Virginia Wainwright is proud that she belongs to a clique with the best students at a private school. But before her 18th birthday, a grueling series of murders take place and her friends ... See full summary »
J. Lee Thompson
Melissa Sue Anderson,
For six long years, Hamilton High School seniors Kelly Lynch, Jude Cunningham, Wendy Richards and Nick McBride have been hiding the truth of what happened to ten-year-old Robin Hammond the day her broken body was discovered near an abandoned convent. The foursome kept secret of how they taunted Robin - backed her into a corner until, frightened, she stood on a window ledge... and fell to her death. Though an accident, the then-twelve-year-olds feared they would be held responsible and vowed never to tell. But someone else was there that day... watching, and now, that someone is ready to exact murderous revenge on prom night. Written by
Echo Bridge Home Entertainment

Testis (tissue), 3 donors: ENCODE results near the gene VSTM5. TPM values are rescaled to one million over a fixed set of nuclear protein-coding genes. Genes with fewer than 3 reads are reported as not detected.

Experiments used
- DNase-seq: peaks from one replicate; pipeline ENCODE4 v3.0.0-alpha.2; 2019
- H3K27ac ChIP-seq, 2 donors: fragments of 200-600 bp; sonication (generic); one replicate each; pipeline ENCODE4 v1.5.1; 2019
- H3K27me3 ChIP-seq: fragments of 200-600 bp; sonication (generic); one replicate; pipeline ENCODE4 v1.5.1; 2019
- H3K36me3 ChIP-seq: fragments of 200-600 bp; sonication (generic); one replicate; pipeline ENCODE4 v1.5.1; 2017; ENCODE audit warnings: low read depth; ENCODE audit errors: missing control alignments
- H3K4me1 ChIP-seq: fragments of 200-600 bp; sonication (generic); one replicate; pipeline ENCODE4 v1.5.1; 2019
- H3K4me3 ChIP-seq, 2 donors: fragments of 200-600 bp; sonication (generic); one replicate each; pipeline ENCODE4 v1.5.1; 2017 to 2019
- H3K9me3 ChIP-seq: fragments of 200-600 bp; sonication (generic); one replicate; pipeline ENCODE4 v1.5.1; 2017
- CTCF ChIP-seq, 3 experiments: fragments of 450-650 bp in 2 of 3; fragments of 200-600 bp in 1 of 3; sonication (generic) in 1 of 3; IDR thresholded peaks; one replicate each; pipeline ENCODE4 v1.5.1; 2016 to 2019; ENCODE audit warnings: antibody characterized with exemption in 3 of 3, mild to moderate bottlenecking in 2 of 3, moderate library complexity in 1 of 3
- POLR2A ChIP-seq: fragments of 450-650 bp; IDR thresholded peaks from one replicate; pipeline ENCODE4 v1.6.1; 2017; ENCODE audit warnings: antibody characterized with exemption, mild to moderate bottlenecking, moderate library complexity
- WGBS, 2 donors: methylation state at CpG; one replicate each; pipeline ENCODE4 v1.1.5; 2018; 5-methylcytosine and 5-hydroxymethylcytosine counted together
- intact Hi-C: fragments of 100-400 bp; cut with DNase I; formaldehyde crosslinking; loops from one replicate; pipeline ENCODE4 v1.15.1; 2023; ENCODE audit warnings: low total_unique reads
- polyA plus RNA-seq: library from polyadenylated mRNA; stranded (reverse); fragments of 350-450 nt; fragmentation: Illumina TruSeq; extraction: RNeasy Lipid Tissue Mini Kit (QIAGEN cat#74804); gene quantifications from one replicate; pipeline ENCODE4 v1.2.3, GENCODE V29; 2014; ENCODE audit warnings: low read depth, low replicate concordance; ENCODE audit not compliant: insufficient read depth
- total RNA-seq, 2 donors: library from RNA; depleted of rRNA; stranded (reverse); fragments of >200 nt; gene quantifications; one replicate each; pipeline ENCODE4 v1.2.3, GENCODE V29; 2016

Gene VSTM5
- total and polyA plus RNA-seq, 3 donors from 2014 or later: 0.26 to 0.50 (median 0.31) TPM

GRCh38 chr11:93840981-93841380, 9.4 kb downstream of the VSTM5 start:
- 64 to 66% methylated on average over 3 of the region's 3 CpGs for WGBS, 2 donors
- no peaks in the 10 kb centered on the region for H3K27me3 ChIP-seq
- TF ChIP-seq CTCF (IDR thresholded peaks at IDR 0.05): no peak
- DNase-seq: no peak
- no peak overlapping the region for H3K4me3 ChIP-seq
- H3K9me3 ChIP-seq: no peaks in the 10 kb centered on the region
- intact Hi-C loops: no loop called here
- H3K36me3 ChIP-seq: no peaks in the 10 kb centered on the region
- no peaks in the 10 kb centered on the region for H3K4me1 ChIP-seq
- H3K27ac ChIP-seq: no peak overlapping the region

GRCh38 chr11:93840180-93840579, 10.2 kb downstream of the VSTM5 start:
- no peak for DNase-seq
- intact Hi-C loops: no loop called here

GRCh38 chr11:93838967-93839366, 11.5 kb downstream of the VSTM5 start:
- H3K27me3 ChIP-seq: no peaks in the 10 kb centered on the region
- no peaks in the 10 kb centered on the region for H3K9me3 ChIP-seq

Take a dash of Brian de Palma's "Carrie," blend in a hint of John Carpenter's "Halloween," sprinkle in a healthy pinch of "Saturday Night Fever" and you may end up with a concoction very much like 1980's "Prom Night," a mildly effective thriller that just narrowly manages to get the job done. In this film, an ax-wielding maniac targets four high school students who had inadvertently caused the death of one of their friends six years before. One of the unlucky quartet, Nick, is the boyfriend of prom queen Kim, played by Jamie Lee Curtis; what a shame, then, that the anniversary of the tragedy coincides with the night of the big school bash.... Anyway, this film really is a mixed bag at best. It rarely goes far enough in terms of excitement and violence, is filled with false shocks and red herrings, and has a slow buildup that is barely paid off in the picture's final third. With the exception of the plight of Wendy, the bitchiest of the four, whose pursuit by the killer throughout the school and in an underground garage IS quite suspenseful (probably because Wendy is the only one who lasts long enough to show any sign of fear!), and a bravura final five minutes that are memorably off the wall, the picture generates little in the way of thrills. (PERSONAL NOTE TO ASPIRING FILMMAKERS: If a character in a horror picture is not afraid, the audience won't be either. Imagine the shower scene in "Psycho," if "Mother" had merely killed Marion Crane while her back was to him. How less effective that scene would have been, without Janet Leigh's classic scream and the fear that was so well conveyed! Sure, the scene would still have been suspenseful, but not nearly as memorable and harrowing. Fear is communicable, and without that identification on the part of the viewer, there are no scares; just buildup and butchery.) What's worse, a side issue regarding Kim becoming aware of Nick's involvement in her sister's death is never resolved, and the talents of both Leslie Nielsen and Antoinette Bower (who will always be "Star Trek"'s Sylvia the witch woman to me!) are squandered in teensy roles. Still, there are compensations. The picture looks great and is well acted by its mainly young cast, and the identity of the killer (virtually every character is suspect) will most likely come as a surprise; I felt sure that I had guessed it for a change, but was wrong, as usual. Director Paul Lynch has given his film some interesting touches also (love that slow dissolve into a blood-red punch bowl!). Thus, "Prom Night" isn't TOO bad a teen/slasher flick; certainly better than some I've seen. If anything, the film demonstrates that disco music is good for something after all: It makes an impressive backdrop for watching a psycho go berserk!
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